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Deesis: iconographic theme, an image of intercession for the salvation of the human race, which represents Jesus as the central figure, between the Virgin and St. John the Baptist.
Demetrios Palaiologos: Despotes of Mistra (1449-60), fifth son of the emperor Manuel II Palaiologos.
Dentil course: decoration usually surrounding apertures in churches, over windows or on the upper parts of walls, made of bricks forming a band .
Despotes: title which appeared in the 12th century, referring to the position of second in the hierarchy after the emperor and co-emperor. From the 14th century on this title was held by the rulers of the Byzantine Morea.
Despotate of Epiros: The independent state founded by Michael I Angelos, with Arta as its capital, after the fall of the Byzantine empire to the crusaders (1205).
Diaconicon: the chamber or sacristy on the south side of the bema.
Differences between the political attitude of the Eastern and Western Churches: The differences turn on two points. First, the Eastern Church was only interested in the preservation of its sphere of influence and not in bringing the West under its control, whereas the popes of Rome did not cease to persistently demand the creation of a unified Church under the control of Rome. Second, the Byzantine Church never succeeded in becoming independent from the Byzantine emperors, whereas the popes had been independent from Byzantium since the 8th century. In fact, in time, they had built up such a position of power for themselves, that they often controlled the secular rulers.
Dikaiophylax: Title of a subaltern judge, which from the 11th century was given by the emperor to churchmen as well as to laymen. Since the reign of Michael VIII the title was exclusively given to clerics and involved legal ecclesiastical duties.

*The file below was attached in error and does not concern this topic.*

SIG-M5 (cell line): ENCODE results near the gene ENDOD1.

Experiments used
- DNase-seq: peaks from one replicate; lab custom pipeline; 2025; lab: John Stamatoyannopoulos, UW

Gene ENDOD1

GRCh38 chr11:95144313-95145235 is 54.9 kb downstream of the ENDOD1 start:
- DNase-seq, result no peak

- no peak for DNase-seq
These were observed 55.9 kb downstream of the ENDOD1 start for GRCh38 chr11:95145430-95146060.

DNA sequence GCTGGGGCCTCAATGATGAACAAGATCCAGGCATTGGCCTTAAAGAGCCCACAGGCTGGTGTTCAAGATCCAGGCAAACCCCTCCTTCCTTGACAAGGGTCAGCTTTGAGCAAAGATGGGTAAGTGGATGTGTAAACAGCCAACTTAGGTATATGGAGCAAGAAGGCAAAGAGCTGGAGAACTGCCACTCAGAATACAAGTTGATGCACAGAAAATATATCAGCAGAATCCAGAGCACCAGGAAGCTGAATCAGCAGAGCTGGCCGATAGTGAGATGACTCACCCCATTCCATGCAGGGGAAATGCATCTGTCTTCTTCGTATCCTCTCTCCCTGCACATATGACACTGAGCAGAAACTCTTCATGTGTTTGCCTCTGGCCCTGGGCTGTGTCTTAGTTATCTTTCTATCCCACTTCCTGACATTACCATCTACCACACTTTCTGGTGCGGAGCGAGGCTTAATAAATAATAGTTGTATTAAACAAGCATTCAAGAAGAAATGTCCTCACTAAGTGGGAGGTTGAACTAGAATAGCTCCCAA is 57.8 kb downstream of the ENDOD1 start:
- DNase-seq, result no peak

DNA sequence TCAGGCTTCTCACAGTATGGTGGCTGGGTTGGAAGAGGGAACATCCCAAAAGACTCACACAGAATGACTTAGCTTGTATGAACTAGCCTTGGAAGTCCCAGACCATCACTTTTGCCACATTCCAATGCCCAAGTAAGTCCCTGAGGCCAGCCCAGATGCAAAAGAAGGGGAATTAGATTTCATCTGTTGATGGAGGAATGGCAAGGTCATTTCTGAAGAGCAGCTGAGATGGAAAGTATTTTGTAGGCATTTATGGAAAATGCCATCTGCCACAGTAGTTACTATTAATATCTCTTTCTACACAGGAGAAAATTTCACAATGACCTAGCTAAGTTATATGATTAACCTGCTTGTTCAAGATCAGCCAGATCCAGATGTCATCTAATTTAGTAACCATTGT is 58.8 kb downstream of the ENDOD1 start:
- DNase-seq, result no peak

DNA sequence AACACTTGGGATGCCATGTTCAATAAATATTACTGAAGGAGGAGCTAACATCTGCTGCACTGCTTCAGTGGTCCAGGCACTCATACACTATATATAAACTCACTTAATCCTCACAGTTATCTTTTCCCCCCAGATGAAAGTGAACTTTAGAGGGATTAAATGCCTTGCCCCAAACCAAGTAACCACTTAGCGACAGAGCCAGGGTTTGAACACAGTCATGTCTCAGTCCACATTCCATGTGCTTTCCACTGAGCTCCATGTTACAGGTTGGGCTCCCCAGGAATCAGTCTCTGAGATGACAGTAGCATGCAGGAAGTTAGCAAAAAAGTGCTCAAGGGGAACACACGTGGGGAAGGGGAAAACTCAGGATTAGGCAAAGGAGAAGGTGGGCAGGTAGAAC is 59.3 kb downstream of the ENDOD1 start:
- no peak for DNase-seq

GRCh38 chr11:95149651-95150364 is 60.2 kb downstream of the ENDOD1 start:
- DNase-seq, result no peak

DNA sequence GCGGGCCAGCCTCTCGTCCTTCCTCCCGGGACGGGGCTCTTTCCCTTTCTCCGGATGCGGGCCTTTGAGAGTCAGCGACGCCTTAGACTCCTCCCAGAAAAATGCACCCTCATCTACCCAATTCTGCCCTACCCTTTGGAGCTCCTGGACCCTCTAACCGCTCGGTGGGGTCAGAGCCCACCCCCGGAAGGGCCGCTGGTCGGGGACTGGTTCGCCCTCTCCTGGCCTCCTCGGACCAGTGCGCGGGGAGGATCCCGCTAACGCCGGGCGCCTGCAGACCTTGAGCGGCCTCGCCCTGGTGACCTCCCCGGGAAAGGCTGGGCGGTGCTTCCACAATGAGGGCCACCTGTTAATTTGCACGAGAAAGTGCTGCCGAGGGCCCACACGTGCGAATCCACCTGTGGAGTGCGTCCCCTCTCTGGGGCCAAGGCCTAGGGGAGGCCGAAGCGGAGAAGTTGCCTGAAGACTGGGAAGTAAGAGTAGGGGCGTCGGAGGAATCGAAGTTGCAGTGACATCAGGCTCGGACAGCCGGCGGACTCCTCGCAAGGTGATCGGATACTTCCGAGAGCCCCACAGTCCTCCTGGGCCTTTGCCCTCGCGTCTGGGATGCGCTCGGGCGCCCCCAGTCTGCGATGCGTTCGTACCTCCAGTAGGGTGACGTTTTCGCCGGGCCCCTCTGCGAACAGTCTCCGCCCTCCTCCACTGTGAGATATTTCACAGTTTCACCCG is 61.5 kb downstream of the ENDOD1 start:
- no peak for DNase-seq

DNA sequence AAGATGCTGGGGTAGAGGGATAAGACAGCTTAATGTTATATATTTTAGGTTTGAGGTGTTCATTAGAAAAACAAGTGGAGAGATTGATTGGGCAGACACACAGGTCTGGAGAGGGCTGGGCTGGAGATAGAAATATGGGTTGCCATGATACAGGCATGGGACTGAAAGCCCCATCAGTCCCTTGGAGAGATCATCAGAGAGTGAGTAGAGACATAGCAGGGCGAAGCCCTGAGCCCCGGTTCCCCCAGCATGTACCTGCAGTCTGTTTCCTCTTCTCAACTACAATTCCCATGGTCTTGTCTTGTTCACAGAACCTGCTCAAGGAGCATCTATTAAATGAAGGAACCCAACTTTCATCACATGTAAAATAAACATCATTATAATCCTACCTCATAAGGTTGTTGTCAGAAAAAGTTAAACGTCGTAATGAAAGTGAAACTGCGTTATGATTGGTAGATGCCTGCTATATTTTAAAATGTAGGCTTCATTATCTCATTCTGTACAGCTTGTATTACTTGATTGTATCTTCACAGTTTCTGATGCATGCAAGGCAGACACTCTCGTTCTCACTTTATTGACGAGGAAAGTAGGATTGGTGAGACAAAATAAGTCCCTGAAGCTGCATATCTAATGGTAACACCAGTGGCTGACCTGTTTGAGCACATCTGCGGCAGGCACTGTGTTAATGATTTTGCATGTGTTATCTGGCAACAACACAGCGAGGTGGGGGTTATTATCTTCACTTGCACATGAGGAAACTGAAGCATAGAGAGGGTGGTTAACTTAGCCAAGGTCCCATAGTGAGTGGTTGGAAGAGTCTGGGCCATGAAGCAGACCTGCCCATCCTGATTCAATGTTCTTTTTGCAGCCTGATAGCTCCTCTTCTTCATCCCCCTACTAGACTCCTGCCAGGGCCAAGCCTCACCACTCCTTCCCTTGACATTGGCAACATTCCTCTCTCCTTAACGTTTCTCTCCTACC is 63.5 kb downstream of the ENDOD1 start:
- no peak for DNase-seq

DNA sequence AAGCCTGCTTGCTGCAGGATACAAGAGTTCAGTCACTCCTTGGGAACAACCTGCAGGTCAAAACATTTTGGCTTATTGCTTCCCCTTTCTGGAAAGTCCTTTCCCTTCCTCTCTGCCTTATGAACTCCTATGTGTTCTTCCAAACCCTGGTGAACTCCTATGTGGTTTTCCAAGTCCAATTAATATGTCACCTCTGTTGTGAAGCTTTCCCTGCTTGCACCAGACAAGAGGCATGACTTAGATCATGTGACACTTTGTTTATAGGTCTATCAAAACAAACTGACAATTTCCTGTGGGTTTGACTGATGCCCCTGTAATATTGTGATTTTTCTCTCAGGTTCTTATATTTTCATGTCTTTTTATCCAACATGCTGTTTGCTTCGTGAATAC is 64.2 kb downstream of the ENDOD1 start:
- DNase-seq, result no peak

Dodekaorton: The twelve important Great Feasts of the liturgical year: the Annunciation, the Nativity, the Presentation of Christ in the Temple, the Baptism of Christ, the Transfiguration, the Entry into Jerusalem, Raising of Lazarus, Crucifixion, the Resurrection, the Ascension, the Dormition of the Virgin and Pentecost .
Domed edifices: churches topped by one or two domes.
Domed octagon: type of church, in which the dome is held up by eight supports, thus forming an octagon on the ground plan inscribed in the central square of the main part of the church. The dimensions of this type of church are large and the dome is imposing, as it covers almost the entire building.
Dominicans: Religious order founded by St. Dominic in 1215; the order sooon undertook serious missionary activity in the East. It also counted among its members certain Byzantine scholars and monks who had converted to Catholicism, such as Manuel Kalekas.
Doukas (ca. 1400-1462): Historian, of whom we know little. He was a secretary of the Genoese governor of Nea Phokaia, Giovanni Adorno, and was sent by the Gattilusi of Lesbos on missions to various cities as a diplomatic envoy .
Doukas: governors of Themes, the size of which became increasingly reduced in the Late Byzantine period. They gradually replaced the generals who ruled over the Themes during the Middle Byzantine period.
Duchy of Athens: Frankish duchy set up in Athens after the fall of Constantinople to the Latins and the parcelling out of the Byzantine territories. It was granted as a fief to the Burgundian knight Otto de la Roche in 1205. French domination lasted until 1311.